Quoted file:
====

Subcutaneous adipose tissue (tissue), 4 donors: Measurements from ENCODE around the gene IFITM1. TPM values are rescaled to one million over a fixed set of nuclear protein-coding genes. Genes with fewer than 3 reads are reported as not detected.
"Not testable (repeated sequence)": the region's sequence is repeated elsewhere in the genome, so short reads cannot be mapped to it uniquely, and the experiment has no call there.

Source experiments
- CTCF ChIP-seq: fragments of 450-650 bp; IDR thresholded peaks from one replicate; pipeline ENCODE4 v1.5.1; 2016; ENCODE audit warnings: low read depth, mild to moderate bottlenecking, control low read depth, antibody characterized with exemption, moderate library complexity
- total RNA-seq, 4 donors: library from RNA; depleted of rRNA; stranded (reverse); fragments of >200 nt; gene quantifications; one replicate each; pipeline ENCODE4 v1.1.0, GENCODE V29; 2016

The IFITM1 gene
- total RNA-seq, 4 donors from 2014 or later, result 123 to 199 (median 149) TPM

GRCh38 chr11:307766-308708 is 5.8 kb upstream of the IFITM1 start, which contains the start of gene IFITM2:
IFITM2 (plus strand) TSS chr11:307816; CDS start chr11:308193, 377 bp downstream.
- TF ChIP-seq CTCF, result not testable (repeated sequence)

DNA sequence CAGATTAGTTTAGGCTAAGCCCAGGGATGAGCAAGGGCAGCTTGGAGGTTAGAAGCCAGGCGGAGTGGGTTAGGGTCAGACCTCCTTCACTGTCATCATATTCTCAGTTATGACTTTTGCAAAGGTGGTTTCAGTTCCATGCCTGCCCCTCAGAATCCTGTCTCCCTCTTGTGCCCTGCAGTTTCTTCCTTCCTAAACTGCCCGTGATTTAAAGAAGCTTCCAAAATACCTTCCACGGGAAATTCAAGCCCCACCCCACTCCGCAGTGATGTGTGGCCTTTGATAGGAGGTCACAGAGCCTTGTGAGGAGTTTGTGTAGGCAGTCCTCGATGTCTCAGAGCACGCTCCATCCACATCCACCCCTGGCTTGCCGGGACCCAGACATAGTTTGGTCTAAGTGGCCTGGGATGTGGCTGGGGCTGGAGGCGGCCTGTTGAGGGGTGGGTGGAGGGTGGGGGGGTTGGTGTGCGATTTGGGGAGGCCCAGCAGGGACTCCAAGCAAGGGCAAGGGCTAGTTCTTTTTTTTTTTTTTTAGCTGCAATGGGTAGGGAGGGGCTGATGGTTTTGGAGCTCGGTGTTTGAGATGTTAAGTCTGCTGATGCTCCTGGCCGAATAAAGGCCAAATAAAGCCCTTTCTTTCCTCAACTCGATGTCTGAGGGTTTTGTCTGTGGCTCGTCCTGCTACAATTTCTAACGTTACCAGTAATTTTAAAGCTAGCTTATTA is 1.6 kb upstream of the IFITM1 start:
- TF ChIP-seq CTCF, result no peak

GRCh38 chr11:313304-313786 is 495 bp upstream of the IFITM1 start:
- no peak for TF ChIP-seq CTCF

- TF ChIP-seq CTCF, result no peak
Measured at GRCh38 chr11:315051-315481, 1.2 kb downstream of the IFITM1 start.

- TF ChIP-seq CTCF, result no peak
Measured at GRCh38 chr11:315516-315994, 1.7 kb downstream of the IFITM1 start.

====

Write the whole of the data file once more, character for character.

Subcutaneous adipose tissue (tissue), 4 donors: Measurements from ENCODE around the gene IFITM1. TPM values are rescaled to one million over a fixed set of nuclear protein-coding genes. Genes with fewer than 3 reads are reported as not detected.
"Not testable (repeated sequence)": the region's sequence is repeated elsewhere in the genome, so short reads cannot be mapped to it uniquely, and the experiment has no call there.

Source experiments
- CTCF ChIP-seq: fragments of 450-650 bp; IDR thresholded peaks from one replicate; pipeline ENCODE4 v1.5.1; 2016; ENCODE audit warnings: low read depth, mild to moderate bottlenecking, control low read depth, antibody characterized with exemption, moderate library complexity
- total RNA-seq, 4 donors: library from RNA; depleted of rRNA; stranded (reverse); fragments of >200 nt; gene quantifications; one replicate each; pipeline ENCODE4 v1.1.0, GENCODE V29; 2016

The IFITM1 gene
- total RNA-seq, 4 donors from 2014 or later, result 123 to 199 (median 149) TPM

GRCh38 chr11:307766-308708 is 5.8 kb upstream of the IFITM1 start, which contains the start of gene IFITM2:
IFITM2 (plus strand) TSS chr11:307816; CDS start chr11:308193, 377 bp downstream.
- TF ChIP-seq CTCF, result not testable (repeated sequence)

DNA sequence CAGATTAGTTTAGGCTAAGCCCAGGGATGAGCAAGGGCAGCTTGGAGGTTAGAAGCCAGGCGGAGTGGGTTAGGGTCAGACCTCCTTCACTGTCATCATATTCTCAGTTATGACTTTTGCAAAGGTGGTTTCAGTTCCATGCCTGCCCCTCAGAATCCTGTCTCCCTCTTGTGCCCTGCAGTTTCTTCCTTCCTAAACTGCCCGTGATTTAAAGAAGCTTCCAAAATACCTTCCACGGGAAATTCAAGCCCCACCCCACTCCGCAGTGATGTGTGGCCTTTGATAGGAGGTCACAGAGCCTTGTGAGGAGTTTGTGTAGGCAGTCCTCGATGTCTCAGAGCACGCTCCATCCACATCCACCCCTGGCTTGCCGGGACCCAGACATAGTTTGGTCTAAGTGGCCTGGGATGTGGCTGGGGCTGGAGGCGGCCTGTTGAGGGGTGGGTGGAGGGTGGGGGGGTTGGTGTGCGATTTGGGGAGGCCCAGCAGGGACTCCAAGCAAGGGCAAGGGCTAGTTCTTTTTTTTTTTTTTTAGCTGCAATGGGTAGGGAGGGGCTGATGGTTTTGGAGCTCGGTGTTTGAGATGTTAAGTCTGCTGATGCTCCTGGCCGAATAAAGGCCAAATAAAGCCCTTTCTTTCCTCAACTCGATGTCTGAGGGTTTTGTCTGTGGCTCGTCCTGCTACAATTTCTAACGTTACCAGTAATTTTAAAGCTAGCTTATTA is 1.6 kb upstream of the IFITM1 start:
- TF ChIP-seq CTCF, result no peak

GRCh38 chr11:313304-313786 is 495 bp upstream of the IFITM1 start:
- no peak for TF ChIP-seq CTCF

- TF ChIP-seq CTCF, result no peak
Measured at GRCh38 chr11:315051-315481, 1.2 kb downstream of the IFITM1 start.

- TF ChIP-seq CTCF, result no peak
Measured at GRCh38 chr11:315516-315994, 1.7 kb downstream of the IFITM1 start.